A cell phone has over 100,000x the processing power of the Apollo Guidance Computer which put a man on the moon. The 5.8in OLED screen flashes with the sum total of human knowledge, and stupidity, no more than a few taps and swipes away. Thanks to my cell phone I know first date killing factoids like “Pasta Puttanesca means pasta ‘prostitute-style.’” I’m a young guy but I still grew up on rotary phones, the Dewey Decimal system, catalogues, and occasional access to a twenty-volume Encyclopedia Britannica.
With a cell phone, however, I can order anything I want, contact anyone on the planet, move money to any account in the world, and find out what Canadians like Justin Trudeau and Justin Bieber are thinking all in the same five minutes. The cost is just $1,000 every couple years for a phone and $100 a month for service, right?
Many of us saw The Social Dilemma on Netflix where a bunch of millionaire post-exit Silicon Valley social media apologists came out and “confessed” to using exotic marketing and attention harvesting techniques to keep eyeballs on platforms. Time, and Bitcoin, are the two purest scarcities and the likes of Facebook, Twitter, Reddit, Netflix, & Google are all paramours of the former. I fully agree that handing over time in exchange for idle diversion is a fool’s bargain but when I do it, I do it knowingly. My problem with cell phones and the applications resident is their harvesting of data. Everyone wastes time on their phones. I’m not sure everyone knows the extent to which they are being profiled while they are wasting said time. And, I’m confident most people have little appreciation for the implications of said data.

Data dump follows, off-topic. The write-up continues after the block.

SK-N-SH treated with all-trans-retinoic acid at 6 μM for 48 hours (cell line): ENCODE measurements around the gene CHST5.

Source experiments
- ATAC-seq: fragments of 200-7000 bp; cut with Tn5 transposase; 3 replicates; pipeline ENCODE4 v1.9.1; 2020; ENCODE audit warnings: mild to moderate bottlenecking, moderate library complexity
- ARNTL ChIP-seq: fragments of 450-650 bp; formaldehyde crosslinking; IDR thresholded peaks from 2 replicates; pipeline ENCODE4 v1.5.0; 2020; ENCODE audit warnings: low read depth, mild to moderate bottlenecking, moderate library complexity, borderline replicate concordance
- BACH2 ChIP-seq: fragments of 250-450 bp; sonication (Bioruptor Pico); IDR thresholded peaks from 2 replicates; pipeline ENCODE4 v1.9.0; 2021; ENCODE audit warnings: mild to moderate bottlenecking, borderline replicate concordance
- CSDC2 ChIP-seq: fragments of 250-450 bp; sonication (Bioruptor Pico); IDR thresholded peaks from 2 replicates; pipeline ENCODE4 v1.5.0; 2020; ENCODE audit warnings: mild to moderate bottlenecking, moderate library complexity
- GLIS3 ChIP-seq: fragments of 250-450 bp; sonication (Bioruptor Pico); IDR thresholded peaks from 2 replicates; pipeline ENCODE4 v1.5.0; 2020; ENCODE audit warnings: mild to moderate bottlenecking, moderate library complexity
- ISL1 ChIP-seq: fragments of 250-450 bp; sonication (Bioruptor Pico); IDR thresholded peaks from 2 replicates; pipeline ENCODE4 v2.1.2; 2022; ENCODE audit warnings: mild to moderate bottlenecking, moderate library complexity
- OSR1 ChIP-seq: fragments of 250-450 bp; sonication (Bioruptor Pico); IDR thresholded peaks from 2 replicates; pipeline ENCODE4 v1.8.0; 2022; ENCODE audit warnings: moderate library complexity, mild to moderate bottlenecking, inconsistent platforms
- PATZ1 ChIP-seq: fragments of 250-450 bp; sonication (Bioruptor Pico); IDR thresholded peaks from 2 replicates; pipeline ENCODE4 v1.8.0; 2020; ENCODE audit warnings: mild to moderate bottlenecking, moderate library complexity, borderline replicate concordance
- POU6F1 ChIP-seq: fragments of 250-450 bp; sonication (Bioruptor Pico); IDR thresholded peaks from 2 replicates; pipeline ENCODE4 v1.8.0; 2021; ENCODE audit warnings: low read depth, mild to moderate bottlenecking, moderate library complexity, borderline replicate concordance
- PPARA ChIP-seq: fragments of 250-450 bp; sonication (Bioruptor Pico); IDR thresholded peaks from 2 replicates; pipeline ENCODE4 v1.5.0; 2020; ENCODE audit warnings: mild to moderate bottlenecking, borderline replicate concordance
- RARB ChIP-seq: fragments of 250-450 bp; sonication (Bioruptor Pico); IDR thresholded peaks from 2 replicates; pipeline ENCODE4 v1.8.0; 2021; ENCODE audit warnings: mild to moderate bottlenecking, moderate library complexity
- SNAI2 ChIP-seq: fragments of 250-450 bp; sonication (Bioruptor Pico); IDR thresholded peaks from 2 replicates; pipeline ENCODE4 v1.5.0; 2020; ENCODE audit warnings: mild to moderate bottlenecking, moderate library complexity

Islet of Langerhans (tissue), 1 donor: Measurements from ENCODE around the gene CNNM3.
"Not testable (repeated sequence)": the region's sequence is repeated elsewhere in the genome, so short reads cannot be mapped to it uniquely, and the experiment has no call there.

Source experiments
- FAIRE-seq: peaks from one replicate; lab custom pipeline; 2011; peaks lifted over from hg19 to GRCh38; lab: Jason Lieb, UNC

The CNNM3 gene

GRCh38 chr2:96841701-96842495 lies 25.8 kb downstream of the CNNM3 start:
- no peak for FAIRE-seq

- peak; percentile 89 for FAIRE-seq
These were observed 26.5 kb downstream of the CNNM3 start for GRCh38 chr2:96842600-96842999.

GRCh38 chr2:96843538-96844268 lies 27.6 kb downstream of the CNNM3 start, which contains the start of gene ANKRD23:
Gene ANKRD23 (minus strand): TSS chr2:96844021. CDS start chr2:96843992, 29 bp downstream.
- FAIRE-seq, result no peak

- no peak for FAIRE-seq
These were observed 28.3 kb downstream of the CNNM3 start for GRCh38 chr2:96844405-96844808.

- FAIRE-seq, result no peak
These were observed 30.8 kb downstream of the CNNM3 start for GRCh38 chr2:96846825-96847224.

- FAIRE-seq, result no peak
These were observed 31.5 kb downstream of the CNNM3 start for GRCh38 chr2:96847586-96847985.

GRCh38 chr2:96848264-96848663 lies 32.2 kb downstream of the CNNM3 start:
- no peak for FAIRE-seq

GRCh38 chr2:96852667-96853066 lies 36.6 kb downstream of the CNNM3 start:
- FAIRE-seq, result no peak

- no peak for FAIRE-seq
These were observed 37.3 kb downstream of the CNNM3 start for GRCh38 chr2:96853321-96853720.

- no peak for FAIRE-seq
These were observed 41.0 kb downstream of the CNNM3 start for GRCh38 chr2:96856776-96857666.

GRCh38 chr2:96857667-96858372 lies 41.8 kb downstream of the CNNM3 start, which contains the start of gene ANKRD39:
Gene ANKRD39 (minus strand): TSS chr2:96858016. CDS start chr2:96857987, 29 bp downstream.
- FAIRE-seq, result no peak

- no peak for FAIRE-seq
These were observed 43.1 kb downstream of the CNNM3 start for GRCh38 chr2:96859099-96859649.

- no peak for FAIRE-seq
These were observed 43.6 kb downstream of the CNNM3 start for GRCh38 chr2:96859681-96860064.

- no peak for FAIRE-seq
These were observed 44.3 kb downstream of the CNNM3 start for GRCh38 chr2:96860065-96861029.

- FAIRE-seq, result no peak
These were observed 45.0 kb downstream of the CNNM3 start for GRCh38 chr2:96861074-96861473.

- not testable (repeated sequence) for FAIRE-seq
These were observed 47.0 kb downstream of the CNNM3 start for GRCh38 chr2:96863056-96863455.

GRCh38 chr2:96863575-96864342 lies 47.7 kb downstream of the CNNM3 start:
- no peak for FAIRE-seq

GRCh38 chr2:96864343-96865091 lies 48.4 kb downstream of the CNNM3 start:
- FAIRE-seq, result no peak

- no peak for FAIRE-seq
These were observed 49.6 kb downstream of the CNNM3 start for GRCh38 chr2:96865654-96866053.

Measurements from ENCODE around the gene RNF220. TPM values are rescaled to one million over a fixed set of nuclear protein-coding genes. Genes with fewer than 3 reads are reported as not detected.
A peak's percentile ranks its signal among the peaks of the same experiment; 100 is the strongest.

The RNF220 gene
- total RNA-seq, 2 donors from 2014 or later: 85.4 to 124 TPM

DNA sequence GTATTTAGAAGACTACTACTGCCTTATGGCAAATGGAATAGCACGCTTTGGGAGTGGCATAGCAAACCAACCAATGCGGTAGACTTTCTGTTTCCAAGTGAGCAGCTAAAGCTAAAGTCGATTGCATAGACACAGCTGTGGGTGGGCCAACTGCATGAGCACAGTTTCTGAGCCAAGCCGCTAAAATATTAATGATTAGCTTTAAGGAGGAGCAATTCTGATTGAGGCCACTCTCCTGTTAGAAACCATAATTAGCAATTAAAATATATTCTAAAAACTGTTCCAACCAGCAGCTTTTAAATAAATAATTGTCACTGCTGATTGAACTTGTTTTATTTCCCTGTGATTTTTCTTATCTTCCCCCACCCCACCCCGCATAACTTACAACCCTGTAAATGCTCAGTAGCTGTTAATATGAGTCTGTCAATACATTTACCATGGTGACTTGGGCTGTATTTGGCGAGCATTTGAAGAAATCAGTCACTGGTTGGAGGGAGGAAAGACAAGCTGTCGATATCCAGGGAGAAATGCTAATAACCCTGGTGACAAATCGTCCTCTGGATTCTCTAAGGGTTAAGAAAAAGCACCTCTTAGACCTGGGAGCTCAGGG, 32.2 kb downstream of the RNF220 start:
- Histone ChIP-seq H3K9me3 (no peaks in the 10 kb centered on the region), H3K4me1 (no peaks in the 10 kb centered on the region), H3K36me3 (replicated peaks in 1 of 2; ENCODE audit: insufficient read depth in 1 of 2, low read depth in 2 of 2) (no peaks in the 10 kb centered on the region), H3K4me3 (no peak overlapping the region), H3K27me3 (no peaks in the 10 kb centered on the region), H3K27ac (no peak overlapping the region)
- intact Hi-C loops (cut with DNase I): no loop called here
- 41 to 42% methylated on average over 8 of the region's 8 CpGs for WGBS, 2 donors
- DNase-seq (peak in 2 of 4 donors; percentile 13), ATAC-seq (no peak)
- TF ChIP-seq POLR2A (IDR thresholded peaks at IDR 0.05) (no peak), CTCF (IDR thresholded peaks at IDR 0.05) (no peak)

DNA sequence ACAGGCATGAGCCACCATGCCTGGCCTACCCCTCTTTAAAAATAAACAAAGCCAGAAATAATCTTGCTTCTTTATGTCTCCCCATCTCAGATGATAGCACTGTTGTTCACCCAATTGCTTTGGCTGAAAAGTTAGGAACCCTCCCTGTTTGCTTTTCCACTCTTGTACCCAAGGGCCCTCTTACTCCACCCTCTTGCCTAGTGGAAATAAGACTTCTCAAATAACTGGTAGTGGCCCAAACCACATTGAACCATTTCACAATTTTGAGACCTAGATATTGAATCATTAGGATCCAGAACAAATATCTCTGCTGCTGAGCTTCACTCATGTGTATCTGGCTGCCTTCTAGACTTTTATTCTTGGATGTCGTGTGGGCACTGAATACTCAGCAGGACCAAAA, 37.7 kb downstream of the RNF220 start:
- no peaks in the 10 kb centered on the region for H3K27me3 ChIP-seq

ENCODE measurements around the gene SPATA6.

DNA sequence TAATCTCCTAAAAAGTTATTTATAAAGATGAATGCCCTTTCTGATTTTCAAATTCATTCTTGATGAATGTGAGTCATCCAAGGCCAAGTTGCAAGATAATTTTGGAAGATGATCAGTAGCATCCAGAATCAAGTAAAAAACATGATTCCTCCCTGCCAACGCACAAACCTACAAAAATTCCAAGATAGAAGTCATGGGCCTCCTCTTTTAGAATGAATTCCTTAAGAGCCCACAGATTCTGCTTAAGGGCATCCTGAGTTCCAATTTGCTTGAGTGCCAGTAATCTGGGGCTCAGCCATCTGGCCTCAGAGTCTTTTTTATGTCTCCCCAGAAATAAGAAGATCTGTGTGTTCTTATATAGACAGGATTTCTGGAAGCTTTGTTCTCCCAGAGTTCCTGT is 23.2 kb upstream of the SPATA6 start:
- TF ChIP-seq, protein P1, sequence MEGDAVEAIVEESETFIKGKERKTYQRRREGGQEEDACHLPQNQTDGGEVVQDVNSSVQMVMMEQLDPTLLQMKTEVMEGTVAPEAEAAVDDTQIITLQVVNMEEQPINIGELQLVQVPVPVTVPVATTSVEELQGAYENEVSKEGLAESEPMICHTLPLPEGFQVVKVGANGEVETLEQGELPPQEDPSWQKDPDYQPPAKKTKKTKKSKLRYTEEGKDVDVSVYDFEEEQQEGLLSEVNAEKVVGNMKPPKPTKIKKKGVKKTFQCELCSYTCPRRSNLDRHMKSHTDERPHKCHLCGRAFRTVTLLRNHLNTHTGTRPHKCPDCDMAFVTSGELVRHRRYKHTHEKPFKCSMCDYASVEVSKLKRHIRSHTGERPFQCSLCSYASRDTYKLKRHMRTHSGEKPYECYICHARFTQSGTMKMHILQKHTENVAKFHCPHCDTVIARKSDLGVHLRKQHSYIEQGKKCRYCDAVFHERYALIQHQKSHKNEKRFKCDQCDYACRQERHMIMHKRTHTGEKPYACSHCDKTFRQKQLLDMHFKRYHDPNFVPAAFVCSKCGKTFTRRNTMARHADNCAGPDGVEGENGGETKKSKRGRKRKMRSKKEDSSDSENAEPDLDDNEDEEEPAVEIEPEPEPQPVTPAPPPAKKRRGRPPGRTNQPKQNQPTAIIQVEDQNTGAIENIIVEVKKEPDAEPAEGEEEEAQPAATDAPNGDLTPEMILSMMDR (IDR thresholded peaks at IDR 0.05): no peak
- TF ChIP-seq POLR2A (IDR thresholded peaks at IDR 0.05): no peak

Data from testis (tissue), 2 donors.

Let’s do a little thought experiment. Here are two phone profiles:
Device: iPhone 12Pro
SIM: Verizon Post Paid
Phone Number: 212-xxx-xxxx
Most used apps: Netflix, Control 4, FlyDelta, Wall Street Journal
Apple Wallet: Apple Card, Platinum American Express
Device: Samsung Galaxy A51
SIM: Total Wireless Pre-Paid
Phone Number: 929-xxx-xxxx
Most used apps: MoneyGram, MyTransitNYC, Walmart, New York Post
Google Pay: Capital One Quicksilver
Making some assumptions about the users are we? The above is a tiny sliver of the information chirping out from a phone but even the sliver is vivid. The real prize, however, is a comprehensive view on a device’s owner referred to as “pattern of life” (PoL). Here’s a list of some of the things your iPhone collects that contribute to building a unique and granular PoL profile: